How People with Disabilities Can Successfully Run for Office

The 2020  election season is in full motion. The diversity of today’s politicians at all levels of government is growing to include candidates with a disability. Ed Carter of has written an article about the strategies for disabled candidates to use to win and give a greater voice to the individuals in their electorates who would benefit from an elected advocate who has faced the same challenges in his/her life:

How People with Disabilities Can Successfully Run for Office

If you’re considering a run for office and you have a disability, you have the unique opportunity to represent a section of the population that is often missing from politics. As you consider how to build your team and form your campaign, there are many things to think about. Read on to learn how to get started out properly on the road to political success.

Get to know your community

Before you get too deep in planning your campaign, remember that there’s a great deal of groundwork that should go into a run for office. One of the best things you can do before announcing your candidacy is getting to know your community.

There are plenty of ways to do this, like through social media platforms and meeting your neighbors in-person, but it’s a good idea to give your time to causes and movements you believe in. You can volunteer for local organizations, organize neighborhood cleanups, and host free community events such as rallies for a cause or fundraiser. The more visible you are in the community, OneUnited Bank notes the more likely you’ll be seen as a leader, making it easier to gain votes when the election rolls around.

This phase also includes research. Read as much as you can about voter trends in your district, and be sure to understand the spectrum of views shared by your electorate. Speak to potential voters about their views and stay updated on current issues by reading as much local news coverage as possible. When you choose news outlets to follow, be sure to choose a diverse range of outlets in order to understand multiple views on issues.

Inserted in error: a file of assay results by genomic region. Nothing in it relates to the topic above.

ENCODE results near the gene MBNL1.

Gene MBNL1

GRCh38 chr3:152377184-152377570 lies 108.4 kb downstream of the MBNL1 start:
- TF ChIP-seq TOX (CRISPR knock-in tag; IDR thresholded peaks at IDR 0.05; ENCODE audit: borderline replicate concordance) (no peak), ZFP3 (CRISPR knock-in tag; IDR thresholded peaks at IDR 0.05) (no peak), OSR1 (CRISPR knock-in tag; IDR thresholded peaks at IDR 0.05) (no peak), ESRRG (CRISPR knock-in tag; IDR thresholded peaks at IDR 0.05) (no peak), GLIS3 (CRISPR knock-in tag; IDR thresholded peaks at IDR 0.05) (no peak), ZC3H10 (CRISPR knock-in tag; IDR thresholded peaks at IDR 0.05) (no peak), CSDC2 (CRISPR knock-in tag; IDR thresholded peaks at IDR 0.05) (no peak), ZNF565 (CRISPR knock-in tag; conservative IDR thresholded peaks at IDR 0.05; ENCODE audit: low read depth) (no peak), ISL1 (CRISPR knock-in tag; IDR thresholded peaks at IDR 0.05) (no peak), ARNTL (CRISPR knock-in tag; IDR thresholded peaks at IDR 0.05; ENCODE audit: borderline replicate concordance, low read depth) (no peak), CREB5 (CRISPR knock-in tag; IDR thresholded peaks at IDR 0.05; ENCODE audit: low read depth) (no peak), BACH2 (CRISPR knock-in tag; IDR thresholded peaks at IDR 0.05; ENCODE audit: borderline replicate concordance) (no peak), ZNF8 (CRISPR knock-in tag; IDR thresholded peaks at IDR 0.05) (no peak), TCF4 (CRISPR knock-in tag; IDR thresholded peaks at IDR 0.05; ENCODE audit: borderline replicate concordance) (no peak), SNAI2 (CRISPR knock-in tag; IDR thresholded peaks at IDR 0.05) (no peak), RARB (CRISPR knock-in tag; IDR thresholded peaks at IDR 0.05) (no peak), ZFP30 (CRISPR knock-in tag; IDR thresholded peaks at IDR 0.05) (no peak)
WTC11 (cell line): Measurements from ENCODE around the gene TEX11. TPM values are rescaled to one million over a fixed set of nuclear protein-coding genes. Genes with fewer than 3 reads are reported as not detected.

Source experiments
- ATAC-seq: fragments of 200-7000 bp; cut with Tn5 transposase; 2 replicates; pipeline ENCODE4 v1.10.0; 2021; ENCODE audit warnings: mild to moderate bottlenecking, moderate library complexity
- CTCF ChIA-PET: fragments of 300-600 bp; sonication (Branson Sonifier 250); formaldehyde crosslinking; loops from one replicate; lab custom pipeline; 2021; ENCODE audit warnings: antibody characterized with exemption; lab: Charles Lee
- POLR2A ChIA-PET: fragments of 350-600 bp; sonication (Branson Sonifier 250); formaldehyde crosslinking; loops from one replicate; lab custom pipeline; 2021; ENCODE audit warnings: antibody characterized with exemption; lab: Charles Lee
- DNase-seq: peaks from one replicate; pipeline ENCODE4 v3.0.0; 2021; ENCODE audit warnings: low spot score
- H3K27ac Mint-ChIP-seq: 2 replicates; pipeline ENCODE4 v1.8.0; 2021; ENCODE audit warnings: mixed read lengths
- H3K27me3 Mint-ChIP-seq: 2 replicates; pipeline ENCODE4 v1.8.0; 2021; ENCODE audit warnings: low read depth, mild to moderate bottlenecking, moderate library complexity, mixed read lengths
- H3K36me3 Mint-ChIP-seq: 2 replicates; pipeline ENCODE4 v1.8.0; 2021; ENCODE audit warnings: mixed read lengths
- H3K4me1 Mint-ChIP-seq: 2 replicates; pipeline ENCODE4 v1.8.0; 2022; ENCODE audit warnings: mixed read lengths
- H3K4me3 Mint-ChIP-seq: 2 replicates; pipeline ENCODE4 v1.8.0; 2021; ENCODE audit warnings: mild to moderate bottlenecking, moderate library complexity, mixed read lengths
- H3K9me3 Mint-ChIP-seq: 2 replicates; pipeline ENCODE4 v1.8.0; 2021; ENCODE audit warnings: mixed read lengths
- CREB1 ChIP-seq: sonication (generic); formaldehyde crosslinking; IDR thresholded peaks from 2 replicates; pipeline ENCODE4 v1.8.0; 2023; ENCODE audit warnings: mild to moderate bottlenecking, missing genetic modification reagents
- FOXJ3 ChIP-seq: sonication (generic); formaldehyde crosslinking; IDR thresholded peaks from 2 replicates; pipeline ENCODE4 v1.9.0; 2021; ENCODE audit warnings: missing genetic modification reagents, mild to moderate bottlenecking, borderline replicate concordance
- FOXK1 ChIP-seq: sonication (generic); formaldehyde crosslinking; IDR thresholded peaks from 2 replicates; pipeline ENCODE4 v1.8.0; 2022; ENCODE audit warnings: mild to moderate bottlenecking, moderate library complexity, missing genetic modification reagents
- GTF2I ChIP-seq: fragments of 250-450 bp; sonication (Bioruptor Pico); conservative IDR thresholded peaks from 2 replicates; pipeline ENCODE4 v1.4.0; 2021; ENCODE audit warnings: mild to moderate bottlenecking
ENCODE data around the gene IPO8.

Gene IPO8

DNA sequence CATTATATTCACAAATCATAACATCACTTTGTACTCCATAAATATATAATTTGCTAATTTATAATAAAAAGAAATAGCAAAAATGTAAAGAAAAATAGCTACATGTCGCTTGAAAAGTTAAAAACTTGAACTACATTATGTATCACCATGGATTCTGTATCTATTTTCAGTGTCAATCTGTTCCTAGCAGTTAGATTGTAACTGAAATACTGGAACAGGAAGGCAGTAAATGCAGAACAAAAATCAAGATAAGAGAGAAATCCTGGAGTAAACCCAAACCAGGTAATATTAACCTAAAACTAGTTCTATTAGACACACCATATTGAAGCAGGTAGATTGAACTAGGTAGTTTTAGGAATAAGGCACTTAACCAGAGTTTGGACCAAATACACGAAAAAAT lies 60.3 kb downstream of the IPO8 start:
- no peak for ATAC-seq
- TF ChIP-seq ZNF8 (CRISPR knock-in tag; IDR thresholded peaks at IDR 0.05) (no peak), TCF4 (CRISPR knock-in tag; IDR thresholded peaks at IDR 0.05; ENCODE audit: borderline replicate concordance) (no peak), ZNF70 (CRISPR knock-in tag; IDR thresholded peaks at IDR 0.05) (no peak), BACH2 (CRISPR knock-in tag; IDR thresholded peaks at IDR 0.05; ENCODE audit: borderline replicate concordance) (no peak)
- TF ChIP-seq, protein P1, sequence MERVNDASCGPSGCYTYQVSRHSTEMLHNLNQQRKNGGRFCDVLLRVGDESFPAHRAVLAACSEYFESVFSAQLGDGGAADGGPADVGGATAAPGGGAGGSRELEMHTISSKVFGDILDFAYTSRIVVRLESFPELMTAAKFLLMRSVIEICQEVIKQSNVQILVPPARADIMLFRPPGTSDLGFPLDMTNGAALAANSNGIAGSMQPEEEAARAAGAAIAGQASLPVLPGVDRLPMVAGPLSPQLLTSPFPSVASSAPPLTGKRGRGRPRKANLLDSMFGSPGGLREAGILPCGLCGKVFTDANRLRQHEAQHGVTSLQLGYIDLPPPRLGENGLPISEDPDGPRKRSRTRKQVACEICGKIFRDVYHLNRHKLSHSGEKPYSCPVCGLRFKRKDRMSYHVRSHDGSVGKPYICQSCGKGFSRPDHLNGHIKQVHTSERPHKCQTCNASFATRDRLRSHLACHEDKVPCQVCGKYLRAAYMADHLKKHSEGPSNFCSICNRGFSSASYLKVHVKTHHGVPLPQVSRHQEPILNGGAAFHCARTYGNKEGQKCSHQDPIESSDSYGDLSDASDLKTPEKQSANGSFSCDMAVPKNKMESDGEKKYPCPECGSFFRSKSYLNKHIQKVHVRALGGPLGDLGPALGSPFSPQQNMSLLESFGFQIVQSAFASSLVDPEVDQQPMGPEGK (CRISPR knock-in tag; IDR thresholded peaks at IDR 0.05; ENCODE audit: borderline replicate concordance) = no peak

Campaign development

Once you’ve established yourself in your community, you’ll be ready to start formulating your campaign. Begin by identifying your campaign platform, which includes developing a clear message that you’ll share with voters. Once you know and understand the main issues facing voters in your district, determine your stance on those issues and be sure to create messaging that shares those views clearly.

Before you announce your intention to run for office, you’ll want to design a website that provides campaign information for voters. Consider hiring a freelance specialist to help you create a slick website that will be professional and easy to navigate. Fortunately, you can search online job boards for freelancers who can help with multiple aspects of your campaign beyond website development, like social media management and speech writing.

The campaign team 

It’s impossible to run a campaign without some help, so be sure to stack your team with qualified, passionate organizers.

One of the key team members you’ll need is a campaign manager who can help with both day-to-day tasks and who can handle broader issues throughout your run for office. This person should be able to ensure that events and venues are accessible for your disability, whether that means checking for wheelchair access or requesting assistive technology where needed.

Your campaign will need a qualified financial manager to help raise money for campaign costs. This person will be responsible for connecting with potential sponsors, managing fundraisers, and keeping tabs on the ongoing costs of your campaign.

If you have the budget for it, The Campaign Workshop notes there are plenty of other useful campaign team roles, including a political consultant who can help with campaign strategy, a coordinator to help wrangle volunteers, and a communications/public relations manager to take care of all media requests and public statements. The size of your team may swell throughout the campaign as you raise more funds and gain more followers, so be prepared to assign a few extra roles.

While preparing for your run for office, remember the importance of community visibility and showing that you can be a leader. Learn key issues facing your community and be sure your message is top-notch. Build a strong campaign team, and be ready to grow your campaign staff as you gain momentum as a candidate. With the right people and preparations, you’ll be on your way to success!

Ed Carter


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